Broadband News

Citizens Advice survey highlights broadband issues when moving

Citizens Advice in partnership with YouGov carried out a survey of those on the larger YouGov panel who had moved home in the last two years to learn what issues are cropping up.

  • 15% had slow or unreliable connections when 'initiated'
  • 11% had to have multiple engineer visits to get it up and running
  • 9% had appointments rescheduled
  • 8% received a router that did not work properly
  • 5% did not receive a router at all

People paying to have their broadband set-up all too often face big set-backs.

Moving house can be a difficult and stressful experience and delays in getting the internet can make this worse, if providers fail to keep to promised dates or engineering visits don’t materialise. Broadband is now such an essential service that people moving house will often rely on it for crucial tasks, like changing their address for household bills or ordering essentials.

It is fundamentally unfair that in some cases customers are paying for a service they don’t receive for weeks or even months at a time after moving. Ofcom has rightly proposed a scheme that would automatically compensate customers who face delays or missed appointments, regardless of their provider - but this is now at risk of being watered down by a rival industry proposal that would be voluntary and lower the amount paid out by at least £52 million.

To hold providers to account for breaking promises to their customers, the regulator should move forward with its mandatory automatic compensation scheme. This would make it clear to people what they are entitled to when they get poor service and put an end to customers having to negotiate how much they get back for their wasted time.

Gillian Guy, chief executive of Citizens Advice

The difference in the compensation from the industry proposal and what Ofcom are suggesting should be no surprise and we would be more worried if the broadband industry en-masse just rolled over and accepted an Ofcom proposal without at least a counter offer. In this case the counter offer means the public would get less compensation e.g. £4/day for delayed activations versus £6/day but we are pretty sure that most people would rather have the broadband up and running rather than any compensation.

It would be interesting to be able to sift through the full responses and also see the split between people moving into a new build versus properties that already had active broadband in them. New build homes generally are likely to be worse overall as issues arise over addresses not matching in databases etc through to for full fibre premises the need to get the final few feet of fibre installed. Another area would be what variation there was between technologies and providers, e.g. is one retailer consistently failing to send out the correct hardware.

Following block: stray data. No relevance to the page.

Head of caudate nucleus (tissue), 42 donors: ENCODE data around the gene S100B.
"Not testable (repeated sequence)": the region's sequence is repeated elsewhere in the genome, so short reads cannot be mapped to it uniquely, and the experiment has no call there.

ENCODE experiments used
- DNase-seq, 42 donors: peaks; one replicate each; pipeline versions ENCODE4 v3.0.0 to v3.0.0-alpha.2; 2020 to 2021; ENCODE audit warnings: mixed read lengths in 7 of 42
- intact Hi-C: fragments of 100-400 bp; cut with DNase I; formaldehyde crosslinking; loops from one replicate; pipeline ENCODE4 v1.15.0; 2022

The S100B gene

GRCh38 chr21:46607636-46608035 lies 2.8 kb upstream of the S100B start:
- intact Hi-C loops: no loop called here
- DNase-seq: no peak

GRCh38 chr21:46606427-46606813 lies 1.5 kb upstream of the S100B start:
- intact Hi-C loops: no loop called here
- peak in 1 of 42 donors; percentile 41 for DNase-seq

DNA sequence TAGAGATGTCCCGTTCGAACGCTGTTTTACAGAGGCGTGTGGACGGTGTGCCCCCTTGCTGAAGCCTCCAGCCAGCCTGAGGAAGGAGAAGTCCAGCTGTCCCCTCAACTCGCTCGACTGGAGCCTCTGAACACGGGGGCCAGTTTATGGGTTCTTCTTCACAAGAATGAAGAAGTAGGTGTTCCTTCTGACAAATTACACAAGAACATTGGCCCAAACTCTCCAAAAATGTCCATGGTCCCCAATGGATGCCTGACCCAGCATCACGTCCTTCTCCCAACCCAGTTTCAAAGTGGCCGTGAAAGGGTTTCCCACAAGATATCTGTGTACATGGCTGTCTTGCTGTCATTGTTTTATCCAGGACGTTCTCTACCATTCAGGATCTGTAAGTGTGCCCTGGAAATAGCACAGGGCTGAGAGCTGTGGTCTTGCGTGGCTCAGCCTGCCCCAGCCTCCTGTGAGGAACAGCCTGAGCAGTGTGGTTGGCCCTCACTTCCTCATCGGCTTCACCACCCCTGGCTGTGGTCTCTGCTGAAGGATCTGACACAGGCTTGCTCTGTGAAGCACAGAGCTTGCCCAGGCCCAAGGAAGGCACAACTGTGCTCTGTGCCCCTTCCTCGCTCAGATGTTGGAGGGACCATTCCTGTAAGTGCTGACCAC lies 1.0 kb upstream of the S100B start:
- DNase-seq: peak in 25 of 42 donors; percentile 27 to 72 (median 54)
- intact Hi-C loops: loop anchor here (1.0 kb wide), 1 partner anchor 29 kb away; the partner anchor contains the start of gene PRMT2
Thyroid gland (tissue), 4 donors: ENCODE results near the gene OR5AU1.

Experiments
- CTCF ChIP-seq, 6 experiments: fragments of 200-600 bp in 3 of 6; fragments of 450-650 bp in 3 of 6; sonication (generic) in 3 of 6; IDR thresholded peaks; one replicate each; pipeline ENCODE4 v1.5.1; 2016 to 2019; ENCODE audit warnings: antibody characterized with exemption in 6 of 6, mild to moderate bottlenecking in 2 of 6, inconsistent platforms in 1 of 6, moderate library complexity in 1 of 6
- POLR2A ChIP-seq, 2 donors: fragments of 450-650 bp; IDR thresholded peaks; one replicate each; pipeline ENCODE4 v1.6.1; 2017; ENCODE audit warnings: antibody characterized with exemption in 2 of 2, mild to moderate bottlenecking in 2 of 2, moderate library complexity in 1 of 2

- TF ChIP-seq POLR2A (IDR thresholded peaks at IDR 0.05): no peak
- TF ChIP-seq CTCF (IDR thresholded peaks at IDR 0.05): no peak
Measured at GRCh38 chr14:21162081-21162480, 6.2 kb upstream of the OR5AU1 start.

As full fibre roll-outs by Gigaclear, Openreach and others increase the fact that some large household name providers do not sell the services will also become a source of confusion and frustration, e.g. if you are a Sky VDSL2 customer in contract should you be forced to pay an early contract termination fee if you move to a GEA-FTTP area, if ADSL2+ is available its likely Sky would set you up on that, but not all GEA-FTTP have the copper overlay to offer ADSL2+.

One area raised by the survey is the plight of those who move and after more than 14 days the service is not up and running and thus they try to cancel the service and a provider insists that early contract termination fees apply. While we cannot make legal advice it would seem sensible to most people that if a supplier has failed to supply goods at all then the termination fees should not apply, in cases where service did work though perhaps slowly or intermittently then it becomes a battle of whether you've given a provider a reasonable chance to resolve the problem.

For those who have moved into a new property and find their broadband (specifically ADSL2+/VDSL2/FTTC services) is slow or drops out then its a case of checking the telephone wiring, new build properties are notorious for dodgy extension wiring and in older properties there may be a legacy of decades of DIY extensions causing issues, in which case testing the connection using the test socket (which should disable all phone extensions) is a good start, discussed along with other things like faceplates in our ordering and installation FAQ.

If broadband is crucial in terms of banking or home working then given the costs when buying a home, adding extra data allowance to a mobile phone for tethering is one of the smallest costs but will ensure you can stay online. For those who are moving between rented accommodation the finances can be tighter since you probably are having to shell out a new deposit before the previous has been returned, but still making sure you have some spare mobile allowance is worthwhile so you can tether your laptop and access the various web portals for banking and other utilities.

Comments

Re difference between new build and properties with existing broadband:

When it goes wrong with the latter it can really go wrong and get horribly messy - especially if the previous occupant hasn't cancelled properly. The new owner may not be able to even place an order until the previous service has been terminated. In some cases it is better to forget the existing service and order installation of a new line which can be very quick if the exiting cable to the property has a spare pair.

  • jelv
  • 3 months ago

Hi Broadband Watchers.
It is the responsibility of the ISP,s (500) to get the order on time and correct and to provide the equipment to their customer if they can do this they will soon stop trading as it is an open market.

  • Blackmamba
  • 3 months ago

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